The pattern classifying unit 42 determines whether there is an unselected alignment among a plurality of alignments set by the alignment setting unit 41 (Step S8), and, when there is an unselected alignment (Yes at Step S8), moves to Step S5 and selects one unselected alignment.

When there is no unselected alignment (No at Step S8), the pattern-dependence-degree calculating unit 43 calculates a sample variance of the number of classification patterns of each alignment calculated by the pattern classifying unit 42 (Step S9). Then, the pattern-dependence-degree calculating unit 43 sends the calculated sample variance to the SPC server 5 as the pattern dependence degree of the wafer as the target (Step S10) and the operation returns.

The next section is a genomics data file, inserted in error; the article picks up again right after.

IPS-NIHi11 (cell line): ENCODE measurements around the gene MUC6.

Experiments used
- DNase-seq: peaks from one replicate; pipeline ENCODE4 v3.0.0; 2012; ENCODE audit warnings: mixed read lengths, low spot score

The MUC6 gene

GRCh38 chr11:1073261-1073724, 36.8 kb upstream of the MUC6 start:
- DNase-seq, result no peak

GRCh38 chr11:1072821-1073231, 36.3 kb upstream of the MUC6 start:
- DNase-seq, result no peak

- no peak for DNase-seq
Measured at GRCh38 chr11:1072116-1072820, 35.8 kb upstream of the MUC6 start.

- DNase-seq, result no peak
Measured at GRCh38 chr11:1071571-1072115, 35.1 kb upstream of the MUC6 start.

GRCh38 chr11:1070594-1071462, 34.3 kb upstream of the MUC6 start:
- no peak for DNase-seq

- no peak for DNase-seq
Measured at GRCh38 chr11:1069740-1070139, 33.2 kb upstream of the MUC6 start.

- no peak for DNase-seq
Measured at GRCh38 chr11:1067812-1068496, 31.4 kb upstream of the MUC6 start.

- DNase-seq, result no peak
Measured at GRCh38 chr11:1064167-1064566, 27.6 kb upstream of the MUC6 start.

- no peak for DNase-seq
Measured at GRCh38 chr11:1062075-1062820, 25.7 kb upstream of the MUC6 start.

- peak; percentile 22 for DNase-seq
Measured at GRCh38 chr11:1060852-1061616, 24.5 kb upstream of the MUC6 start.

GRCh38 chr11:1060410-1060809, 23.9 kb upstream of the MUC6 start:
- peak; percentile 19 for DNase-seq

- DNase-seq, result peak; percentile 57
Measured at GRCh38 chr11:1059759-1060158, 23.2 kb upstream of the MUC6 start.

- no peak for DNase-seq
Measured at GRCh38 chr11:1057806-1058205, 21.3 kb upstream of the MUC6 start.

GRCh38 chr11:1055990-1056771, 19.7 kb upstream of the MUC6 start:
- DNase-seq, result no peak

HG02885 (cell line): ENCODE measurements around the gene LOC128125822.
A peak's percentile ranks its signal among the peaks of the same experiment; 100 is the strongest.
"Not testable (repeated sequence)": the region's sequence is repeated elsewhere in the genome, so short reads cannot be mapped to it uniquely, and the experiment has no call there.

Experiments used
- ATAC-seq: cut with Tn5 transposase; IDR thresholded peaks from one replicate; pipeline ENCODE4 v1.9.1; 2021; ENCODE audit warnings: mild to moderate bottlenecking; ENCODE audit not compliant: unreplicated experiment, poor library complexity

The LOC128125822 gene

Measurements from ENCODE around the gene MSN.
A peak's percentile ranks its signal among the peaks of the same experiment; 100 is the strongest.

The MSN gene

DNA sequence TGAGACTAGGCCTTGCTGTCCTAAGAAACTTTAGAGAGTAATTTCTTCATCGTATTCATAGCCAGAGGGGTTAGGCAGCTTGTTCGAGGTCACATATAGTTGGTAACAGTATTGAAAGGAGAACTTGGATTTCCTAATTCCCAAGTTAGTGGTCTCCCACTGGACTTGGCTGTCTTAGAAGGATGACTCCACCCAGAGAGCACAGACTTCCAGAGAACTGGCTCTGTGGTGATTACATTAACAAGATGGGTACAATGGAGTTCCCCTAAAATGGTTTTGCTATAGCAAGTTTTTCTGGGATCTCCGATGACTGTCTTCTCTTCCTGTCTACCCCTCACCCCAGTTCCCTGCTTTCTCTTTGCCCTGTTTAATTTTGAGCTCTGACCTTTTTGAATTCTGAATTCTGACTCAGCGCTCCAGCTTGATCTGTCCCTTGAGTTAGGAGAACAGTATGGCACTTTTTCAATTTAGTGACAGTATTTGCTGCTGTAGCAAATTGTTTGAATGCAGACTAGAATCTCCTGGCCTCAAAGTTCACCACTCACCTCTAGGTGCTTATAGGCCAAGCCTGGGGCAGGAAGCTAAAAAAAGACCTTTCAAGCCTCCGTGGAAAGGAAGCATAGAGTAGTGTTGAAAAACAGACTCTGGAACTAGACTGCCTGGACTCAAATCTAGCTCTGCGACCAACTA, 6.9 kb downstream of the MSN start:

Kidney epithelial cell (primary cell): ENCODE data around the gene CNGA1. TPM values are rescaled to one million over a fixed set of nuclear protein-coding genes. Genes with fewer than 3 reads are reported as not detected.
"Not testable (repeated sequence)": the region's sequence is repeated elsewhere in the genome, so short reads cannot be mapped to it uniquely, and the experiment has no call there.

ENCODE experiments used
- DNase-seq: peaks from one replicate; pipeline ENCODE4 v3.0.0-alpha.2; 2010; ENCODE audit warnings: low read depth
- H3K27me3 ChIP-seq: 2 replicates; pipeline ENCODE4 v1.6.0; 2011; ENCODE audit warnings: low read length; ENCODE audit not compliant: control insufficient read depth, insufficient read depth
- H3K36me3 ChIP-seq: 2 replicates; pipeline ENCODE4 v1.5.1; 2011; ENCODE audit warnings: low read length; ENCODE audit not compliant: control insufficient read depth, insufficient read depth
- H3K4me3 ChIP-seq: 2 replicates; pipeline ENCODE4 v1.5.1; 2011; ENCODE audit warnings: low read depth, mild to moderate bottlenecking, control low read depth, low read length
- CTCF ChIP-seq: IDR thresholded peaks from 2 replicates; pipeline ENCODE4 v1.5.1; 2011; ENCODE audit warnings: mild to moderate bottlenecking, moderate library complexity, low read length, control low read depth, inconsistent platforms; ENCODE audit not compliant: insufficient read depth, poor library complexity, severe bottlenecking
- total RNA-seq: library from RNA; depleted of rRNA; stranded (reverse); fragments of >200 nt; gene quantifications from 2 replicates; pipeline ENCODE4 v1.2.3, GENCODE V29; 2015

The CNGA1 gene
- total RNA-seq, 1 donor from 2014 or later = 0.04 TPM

FIG. 9 and FIG. 10 are graphs illustrating measured results of the number of classification patterns of each alignment. In the measured result shown in FIG. 10, change in the number of classification patterns of each alignment is large compared to the measured result shown in FIG. 9 and the sample variance also becomes a large value. Therefore, the user can determine that the systematic defect is generated on the wafer as the inspection target from which the measured result in FIG. 10 is obtained, in a ratio larger than the wafer from which the measured result in FIG. 9 is obtained, by comparing the sample variances.